People recovering from addiction warn isolation can lead to relapse

Being in isolation amid the coronavirus pandemic can be hard on anyone. But for someone in recovery, isolation can lead them down the road to relapse.

"I’ll always say, I got this. I’m Bob Ackley blah-blah-blah. But I’m struggling with this."

Bob Ackley of Forest Lake has been in recovery for more than 40 years. The stay at home order, he says, reminds him of the times he’s relapsed.

"I’ve had four reoccurrences of use over the last 40 years, after long periods of recovery," Ackley said. "And it starts with me isolating and disconnecting myself from people."

COVID-19 has prompted the cancellation of AA meetings across the country as outpatient care moves online, leaving many alone with their demons.

"At the very least, this self-imposed isolation although a necessity can represent a trigger for someone," he said. "It can remind them of the times that they were using."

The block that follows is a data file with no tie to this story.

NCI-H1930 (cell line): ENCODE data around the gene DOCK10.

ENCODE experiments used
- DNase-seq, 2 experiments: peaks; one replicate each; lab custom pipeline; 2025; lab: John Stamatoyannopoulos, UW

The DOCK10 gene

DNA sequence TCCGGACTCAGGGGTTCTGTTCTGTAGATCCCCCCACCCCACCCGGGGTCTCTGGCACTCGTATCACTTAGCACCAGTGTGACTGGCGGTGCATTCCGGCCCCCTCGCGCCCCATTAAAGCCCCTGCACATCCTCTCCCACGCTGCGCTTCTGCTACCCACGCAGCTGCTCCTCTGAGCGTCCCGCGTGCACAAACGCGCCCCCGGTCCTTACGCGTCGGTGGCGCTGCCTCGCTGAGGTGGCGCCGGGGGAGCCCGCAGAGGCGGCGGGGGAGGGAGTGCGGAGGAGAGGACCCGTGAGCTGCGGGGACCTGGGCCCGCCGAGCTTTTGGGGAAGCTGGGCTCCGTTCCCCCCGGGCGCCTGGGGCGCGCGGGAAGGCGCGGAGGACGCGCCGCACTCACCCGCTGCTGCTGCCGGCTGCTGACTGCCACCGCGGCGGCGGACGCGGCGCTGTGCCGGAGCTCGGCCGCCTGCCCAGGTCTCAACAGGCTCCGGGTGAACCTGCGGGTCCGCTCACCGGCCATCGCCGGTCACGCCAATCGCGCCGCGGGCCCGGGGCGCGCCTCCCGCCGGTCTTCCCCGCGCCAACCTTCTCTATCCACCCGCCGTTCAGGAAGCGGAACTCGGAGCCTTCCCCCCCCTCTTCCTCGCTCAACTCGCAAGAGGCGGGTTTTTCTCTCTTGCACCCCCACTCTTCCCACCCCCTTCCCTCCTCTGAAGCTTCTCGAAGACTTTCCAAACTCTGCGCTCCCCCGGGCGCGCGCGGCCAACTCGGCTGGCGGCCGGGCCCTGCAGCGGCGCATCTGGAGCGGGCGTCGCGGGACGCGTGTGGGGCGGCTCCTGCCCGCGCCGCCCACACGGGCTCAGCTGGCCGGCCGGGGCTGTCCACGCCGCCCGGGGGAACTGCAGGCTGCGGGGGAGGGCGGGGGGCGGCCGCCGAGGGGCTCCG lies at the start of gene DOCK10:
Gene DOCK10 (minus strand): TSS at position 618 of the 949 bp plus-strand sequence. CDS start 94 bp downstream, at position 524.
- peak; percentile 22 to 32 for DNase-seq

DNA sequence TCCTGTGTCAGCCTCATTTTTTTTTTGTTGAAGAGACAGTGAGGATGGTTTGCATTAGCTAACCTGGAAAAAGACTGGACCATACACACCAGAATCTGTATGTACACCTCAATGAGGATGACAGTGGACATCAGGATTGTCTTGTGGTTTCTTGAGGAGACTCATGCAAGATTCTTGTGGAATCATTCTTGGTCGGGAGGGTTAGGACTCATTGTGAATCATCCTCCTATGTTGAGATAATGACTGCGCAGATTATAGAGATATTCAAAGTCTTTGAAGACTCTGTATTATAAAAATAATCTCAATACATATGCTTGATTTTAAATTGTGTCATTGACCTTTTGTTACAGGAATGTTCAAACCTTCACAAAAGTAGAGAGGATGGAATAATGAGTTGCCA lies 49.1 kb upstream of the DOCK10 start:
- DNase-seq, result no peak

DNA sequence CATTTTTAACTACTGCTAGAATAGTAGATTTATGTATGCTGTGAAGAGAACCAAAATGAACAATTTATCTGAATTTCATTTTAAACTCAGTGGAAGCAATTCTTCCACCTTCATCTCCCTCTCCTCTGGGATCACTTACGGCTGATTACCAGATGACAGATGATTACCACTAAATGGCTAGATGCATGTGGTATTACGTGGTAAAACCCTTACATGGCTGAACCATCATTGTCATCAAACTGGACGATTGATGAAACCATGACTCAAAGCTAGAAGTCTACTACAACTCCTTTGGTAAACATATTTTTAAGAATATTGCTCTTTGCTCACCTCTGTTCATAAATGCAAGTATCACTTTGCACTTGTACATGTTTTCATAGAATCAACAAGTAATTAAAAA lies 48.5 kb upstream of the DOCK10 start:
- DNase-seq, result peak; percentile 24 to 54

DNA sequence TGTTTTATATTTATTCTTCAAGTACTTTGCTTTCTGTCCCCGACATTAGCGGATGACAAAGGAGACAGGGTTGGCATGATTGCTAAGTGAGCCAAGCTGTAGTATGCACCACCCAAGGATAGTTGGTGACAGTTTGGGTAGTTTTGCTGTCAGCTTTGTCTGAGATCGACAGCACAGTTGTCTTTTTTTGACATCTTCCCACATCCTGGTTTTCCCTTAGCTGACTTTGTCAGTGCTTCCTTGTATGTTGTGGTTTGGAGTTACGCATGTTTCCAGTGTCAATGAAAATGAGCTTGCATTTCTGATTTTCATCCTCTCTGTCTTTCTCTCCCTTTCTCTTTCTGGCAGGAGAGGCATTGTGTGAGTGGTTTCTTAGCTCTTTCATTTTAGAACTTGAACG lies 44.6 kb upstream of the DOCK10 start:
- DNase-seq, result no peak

Lydia Burr is with the Hazelden Betty Ford Foundation. She says there is also a high likelihood that isolation will force many to face their addiction for the first time.

"People who may have been functioning well before this pandemic started may find themselves now struggling even more, may find their disease progressing, as they are at home isolated," she explained.

Ackley, who is also a substance abuse counselor, says his beloved dog and outdoor exercise has helped him stay on track.

"We’re pushing ourselves out to do a recovery bike club at least two to three times a week so that we can connect with one another and still do the social distance thing," said Ackley.

As Burr says even in a pandemic, help is still available.

"It is never too soon and it’s never too late to get help," she added.